PLAYBACK: Digital Books Come of Age (Or) The Textbook is Dead; Long Live the Textbook

 
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Photo by stevegarfield.

7.27.10 | The Age of the eBook: Amazon reported that in the past month it sold 180 digital books for every 100 hardcover copies, even though Amazon only has 630,000 books—a small fraction of print books—available for the Kindle. The impact of reaching this tipping point is being felt in multiple areas.

Educational publishers such as Scholastic Corporation are riding this “digital transformation” to strong profits and growth, investing more and more in digital media. In turn, distributors such as Amazon and Barnes and Noble are going to great lengths to make digital books attractive to the educational market.

In fact, Blackboard and Barnes and Noble, the leading operator of college bookstores, recently announced a partnership to enable students to purchase e-books, textbooks and other course-related materials directly through Blackboard Learn, a widely-used online teaching and learning platform. Barnes and Noble also will integrate its NOOKstudy application more seamlessly into Blackboard.

Inspired by Nook, Barnes and Noble’s own digital reader, NOOKstudy will enable students “to navigate e-textbooks as they would printed ones, to view multiple books and sources at once, and to access complementary content. Students can also highlight and take notes that are searchable and customizable.”

A Children’s Book They Won’t Put Down: The relationship between reader and text is arguably the most fascinating part of this revolutionary transition. Take Dr. Seuss, for example. Over at CNET, Josh Lowensohn walks us through how the next generation will experience “Green Eggs and Ham.”

OceanHouse Media was able to acquire the digital rights for Seuss’ work—chiefly because of the new, education-focused interface it created to bring Seuss’ colorful words to life on graphic-rich devices such as the iPad.

Oceanhouse’s development director Greg Uhler explained to CNET that Theodor Seuss Geisel’s stories and visuals fueled the development: “We looked at the physical product, and what interactive features might it need,” he explained. “We started not with a ‘What can we do from the technology perspective?’ but ‘What should be done?’ ‘How did Geisel write these books,’ and ‘How did he design them?’”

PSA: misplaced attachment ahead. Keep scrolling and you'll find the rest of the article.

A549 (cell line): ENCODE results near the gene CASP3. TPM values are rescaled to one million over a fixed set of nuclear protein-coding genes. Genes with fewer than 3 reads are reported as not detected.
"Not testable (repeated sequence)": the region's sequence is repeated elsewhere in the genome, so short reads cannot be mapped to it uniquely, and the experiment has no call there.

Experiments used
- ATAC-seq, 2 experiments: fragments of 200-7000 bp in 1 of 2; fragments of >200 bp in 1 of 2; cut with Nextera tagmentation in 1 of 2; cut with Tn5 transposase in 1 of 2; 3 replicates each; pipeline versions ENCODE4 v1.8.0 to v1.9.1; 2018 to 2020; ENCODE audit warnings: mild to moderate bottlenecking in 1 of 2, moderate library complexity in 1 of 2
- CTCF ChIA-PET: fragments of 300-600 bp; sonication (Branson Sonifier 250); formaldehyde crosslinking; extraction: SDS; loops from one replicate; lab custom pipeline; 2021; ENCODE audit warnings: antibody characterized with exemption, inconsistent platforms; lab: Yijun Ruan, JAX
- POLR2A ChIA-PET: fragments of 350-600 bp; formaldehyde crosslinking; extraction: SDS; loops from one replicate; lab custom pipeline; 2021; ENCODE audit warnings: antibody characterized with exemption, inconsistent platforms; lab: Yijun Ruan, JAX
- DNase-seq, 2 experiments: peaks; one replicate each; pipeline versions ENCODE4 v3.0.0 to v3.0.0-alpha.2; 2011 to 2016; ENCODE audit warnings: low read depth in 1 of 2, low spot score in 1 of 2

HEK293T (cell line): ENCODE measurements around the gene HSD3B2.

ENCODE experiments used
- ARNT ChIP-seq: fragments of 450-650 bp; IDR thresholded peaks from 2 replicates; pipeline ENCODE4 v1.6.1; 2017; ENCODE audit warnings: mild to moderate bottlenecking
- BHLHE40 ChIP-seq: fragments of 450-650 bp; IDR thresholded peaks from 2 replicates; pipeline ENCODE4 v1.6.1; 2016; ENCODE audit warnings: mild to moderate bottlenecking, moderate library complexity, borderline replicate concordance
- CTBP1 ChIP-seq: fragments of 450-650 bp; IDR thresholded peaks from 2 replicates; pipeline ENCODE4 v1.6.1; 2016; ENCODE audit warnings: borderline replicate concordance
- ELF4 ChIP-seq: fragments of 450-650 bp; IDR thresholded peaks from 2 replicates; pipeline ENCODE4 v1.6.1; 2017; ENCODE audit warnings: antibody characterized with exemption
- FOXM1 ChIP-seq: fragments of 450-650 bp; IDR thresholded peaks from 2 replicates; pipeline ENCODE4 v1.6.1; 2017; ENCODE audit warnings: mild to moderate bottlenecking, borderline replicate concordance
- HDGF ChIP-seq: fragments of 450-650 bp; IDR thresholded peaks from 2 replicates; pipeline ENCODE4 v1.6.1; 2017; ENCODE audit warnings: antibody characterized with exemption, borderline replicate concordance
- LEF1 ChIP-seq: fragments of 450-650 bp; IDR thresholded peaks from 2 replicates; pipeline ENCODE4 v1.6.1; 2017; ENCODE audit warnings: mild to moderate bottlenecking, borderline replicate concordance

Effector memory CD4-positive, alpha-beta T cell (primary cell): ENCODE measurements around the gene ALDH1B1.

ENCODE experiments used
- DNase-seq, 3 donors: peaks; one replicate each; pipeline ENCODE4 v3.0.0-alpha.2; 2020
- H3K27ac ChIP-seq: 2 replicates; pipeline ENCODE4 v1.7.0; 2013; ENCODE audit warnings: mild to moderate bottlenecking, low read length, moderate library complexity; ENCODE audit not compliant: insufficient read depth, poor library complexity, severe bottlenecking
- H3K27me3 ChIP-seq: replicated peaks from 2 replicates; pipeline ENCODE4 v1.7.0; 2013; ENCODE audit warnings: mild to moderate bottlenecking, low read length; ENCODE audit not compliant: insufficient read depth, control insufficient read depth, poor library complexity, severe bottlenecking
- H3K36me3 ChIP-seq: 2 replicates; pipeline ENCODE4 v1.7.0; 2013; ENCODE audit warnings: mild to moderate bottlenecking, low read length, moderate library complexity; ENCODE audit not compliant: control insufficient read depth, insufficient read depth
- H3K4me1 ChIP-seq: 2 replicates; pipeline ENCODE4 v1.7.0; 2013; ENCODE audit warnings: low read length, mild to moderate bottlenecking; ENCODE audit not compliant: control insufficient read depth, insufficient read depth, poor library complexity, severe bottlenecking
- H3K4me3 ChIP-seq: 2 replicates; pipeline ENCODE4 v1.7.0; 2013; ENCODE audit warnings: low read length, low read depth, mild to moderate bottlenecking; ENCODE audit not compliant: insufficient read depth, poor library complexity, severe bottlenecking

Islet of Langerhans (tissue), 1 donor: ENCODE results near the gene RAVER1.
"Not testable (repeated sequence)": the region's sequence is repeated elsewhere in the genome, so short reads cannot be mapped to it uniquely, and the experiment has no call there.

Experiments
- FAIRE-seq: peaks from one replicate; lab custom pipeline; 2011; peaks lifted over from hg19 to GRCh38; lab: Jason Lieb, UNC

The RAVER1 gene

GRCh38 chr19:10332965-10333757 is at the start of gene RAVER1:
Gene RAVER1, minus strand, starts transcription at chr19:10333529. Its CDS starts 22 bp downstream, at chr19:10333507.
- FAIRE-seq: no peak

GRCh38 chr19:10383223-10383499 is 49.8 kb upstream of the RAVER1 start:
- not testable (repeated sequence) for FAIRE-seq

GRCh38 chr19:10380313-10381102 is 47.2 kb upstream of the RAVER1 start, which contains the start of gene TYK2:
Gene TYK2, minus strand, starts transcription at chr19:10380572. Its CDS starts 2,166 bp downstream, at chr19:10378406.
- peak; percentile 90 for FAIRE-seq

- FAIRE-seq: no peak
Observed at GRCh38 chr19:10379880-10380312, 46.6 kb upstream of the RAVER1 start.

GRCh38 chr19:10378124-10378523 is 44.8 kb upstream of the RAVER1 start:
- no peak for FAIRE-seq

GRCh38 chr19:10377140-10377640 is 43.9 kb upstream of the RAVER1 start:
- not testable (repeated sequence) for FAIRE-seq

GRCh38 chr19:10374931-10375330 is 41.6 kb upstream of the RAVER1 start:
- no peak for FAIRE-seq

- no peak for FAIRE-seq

The answer was to create a reading interface that could be adapted not only by what device a reader was using, but also what his or her reading level was. When the company first started out, it only had two of these reading modes: the “read to me” mode, which was designed for children who are learning to read, both reads and highlights on-screen text whenever pages are turned; and the “read it myself” mode, which nixes both these features in favor of acting like a normal, page-turning eBook.

Because of the popularity of the Seuss series, the company later added auto-play, which Uhler affectionately called “toddler mode.” This goes through the book as if it were a video: reading the words out loud, turning pages, and activating embedded sound effects and animations. “You can’t exit the app unintentionally when this mode is running,” Uhler explained. “You just let it play.”

The images Lowensohn displays on the blog demonstrate how cool it will all be—but also how it will require artists and authors to “script out” the order and structure of how text and images appear, adding a layer of work (or creativity, depending how you look at it) to the process of writing, drawing and imagining.

What Tools Are On Your Child’s Bookshelf?: In an in-depth story at Publishers Weekly, Karen Springen describes how this digital experience is part of larger trends:

Certain trends are already emerging, chief among them being interactivity. “We’re entering into a new interactive art form,” says Rick Richter, formerly the president of Simon & Schuster Children’s Publishing and now a digital media consultant. Freed from rules about page count and paper weight, digital creators enjoy great flexibility. In the process, they can appeal to nonbookworms, such as computer and game geeks.

“If anything, it will lead a lot of kids to books,” says Richter. He’s not alone in this belief. “Early reports indicate that this content is not replacing traditional books. It’s replacing games,” says Kristen McLean, executive director of the Association of Booksellers for Children. “Parents would rather see their kids engaged in book content than in game content.”

The immersive possibilities are clear:

Children can now “literally participate” in a book, says Sharon Streger, owner of Sequel Creative/Sequel Digital, which develops interactive, sing-and-record kids’ apps. “Why do a pan-and-scan version when you can actually put the child into the book for a complete experience?” she asks. “The iPad and other color devices like it will continue to evolve and form a new standard for publishing children’s product that is a mixture of reading and activity.”